This article includes excerpts from the 2017 SDGs report - a report that looks at the world, and individual countries' movements towards achieving the Sustainable Development Goals.
The exerpts look at the goals of the SDGs, what they are, and how certain areas and countries are doing in achieving the SDGs. It specifically looks at the "spillover" effects that countries have on other's ability to reach the Sustainable Development Goals.
The report comes to five main conclusions:
1. Every country faces major challenges in achieving the SDGs
2. Poor countries need help to achieve the SDGs
3. The universal SDG agenda contains important spillover effects
4. Countries should usefully benchmark themselves against their peers as well as against the goal thresholds
5. Countries and international agencies need to make substantial investments in statistical capacity to track the SDGsRead More
The 2017 SDG Index and Dashboards Report includes individual analyses of each country in regards to their progress towards the Sustainable Development Goals. This article focuses on the top ten countries in regards to the scores given in this report, and provides the United States (Ranked 42nd) as comparison.Read More
On May 20th, 2017, Professor Jeffrey Sachs addressed the Global Solutions T20 Summit in Berlin. In this speech, Sachs puts our current economic, social and environmental crises into historical context and addresses the importance of new ideas and solutions to the most pressing issues facing the world today, specifically those in the 2030 agenda of Sustainable Development Goals that were unanimously decided upon in September 2015 by a group of world leaders.Read More
"On April 30th, Germany established a new national record for renewable energy use. On that day and throughout the long May 1 weekend, 85% of all the electricity consumed in Germany was produced from renewables such as wind, solar, biomass, and hydroelectric power."
This article delves into the funding and success of German policy around renewable energy sources. Germany expects that "days like April 30 will become “completely normal” by 2030, as the federal government’s Energiewende, or energy revolution, begins to really reap the benefits of the investments made in renewable energy resources since 2010."Read More
The "Delta Tunnels" in California are a proposal to transport water from the northern part of the state to the southern, more arid regions of the state. The Winnemem Wintu Tribe strongly opposes the construction of these tunnels and have used community organizing and protests to make their position known: "In the midst of a 300-mile trek and prayer journey to bring salmon back to the McCloud River, the Winnemem Wintu Tribe and their allies converge on the State Capitol to demand a change in California’s water policy."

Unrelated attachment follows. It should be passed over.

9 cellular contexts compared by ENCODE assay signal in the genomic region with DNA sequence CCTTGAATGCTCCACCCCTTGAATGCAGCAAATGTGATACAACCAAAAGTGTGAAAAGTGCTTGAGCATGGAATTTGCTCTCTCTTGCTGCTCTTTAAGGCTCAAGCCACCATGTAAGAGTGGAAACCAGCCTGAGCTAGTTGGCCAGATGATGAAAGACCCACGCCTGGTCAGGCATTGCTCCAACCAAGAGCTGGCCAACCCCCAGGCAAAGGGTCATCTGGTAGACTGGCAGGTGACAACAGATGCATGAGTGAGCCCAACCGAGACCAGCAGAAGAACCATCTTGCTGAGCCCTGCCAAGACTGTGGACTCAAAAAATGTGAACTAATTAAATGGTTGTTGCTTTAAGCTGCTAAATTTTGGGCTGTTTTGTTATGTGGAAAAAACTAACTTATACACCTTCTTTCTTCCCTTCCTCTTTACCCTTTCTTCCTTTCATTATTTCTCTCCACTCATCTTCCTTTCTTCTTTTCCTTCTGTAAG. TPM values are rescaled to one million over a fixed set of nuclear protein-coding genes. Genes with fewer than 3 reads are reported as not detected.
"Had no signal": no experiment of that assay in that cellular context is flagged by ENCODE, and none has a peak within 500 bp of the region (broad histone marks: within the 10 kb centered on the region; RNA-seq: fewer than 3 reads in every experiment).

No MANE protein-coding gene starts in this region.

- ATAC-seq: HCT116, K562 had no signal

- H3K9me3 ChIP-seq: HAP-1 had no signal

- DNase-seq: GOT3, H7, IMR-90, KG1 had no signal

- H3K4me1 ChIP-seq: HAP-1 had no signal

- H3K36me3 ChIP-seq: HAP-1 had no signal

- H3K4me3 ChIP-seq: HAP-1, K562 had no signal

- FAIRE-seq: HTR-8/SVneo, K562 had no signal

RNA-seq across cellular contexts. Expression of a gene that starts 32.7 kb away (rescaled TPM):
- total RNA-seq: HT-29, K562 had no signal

The tribe states that these tunnels will change the ecosystem, specifically the salmon population that the tribe relies on for food. Chief Sisk said that if the Delta Tunnels are built, they will cause “more death and destruction” to already endangered salmon populations." This article covers the most recent protest by the tribe at the Climate March and their press release about the situation.
This article describes the main points and speeches made by United Nations officials concerning the importance of sustainable finance for the implementation of the 2030 Agenda for Sustainable Development.
They called for stronger partnerships with a diverse range of stakeholders to ensure that resource requirements are met.
“The dividends will reverberate far and wide […] success on the SDGs will trigger beneficial results that will feed project pipelines leading to progress on gender, economic growth and climate action.”Read More
"Our generation’s greatest challenge is sustainable development, meaning a nation that is prosperous, fair, and environmentally sustainable. Our nation’s goals should be the Sustainable Development Goals for the year 2030."
In this article, Prof. Jeffrey Sachs talks about the need for the new administration to take on the Sustainable Development goals. He states that none of them are out of reach, and that they are reminiscent of the bold goal-setting that has seen so many of America's greatest achievements.
"In short, for a country with the wealth of knowledge, technology, and skills of the United States, we don’t need to settle for a rank of 22nd out of 34 OECD countries in sustainable development. By setting ambitious Sustainable Development Goals, and by engaging thought leaders across the country, the United States could once again set the standard for policy boldness and innovation, and inspire other nations, even today’s adversaries, to work together for a better world."Read More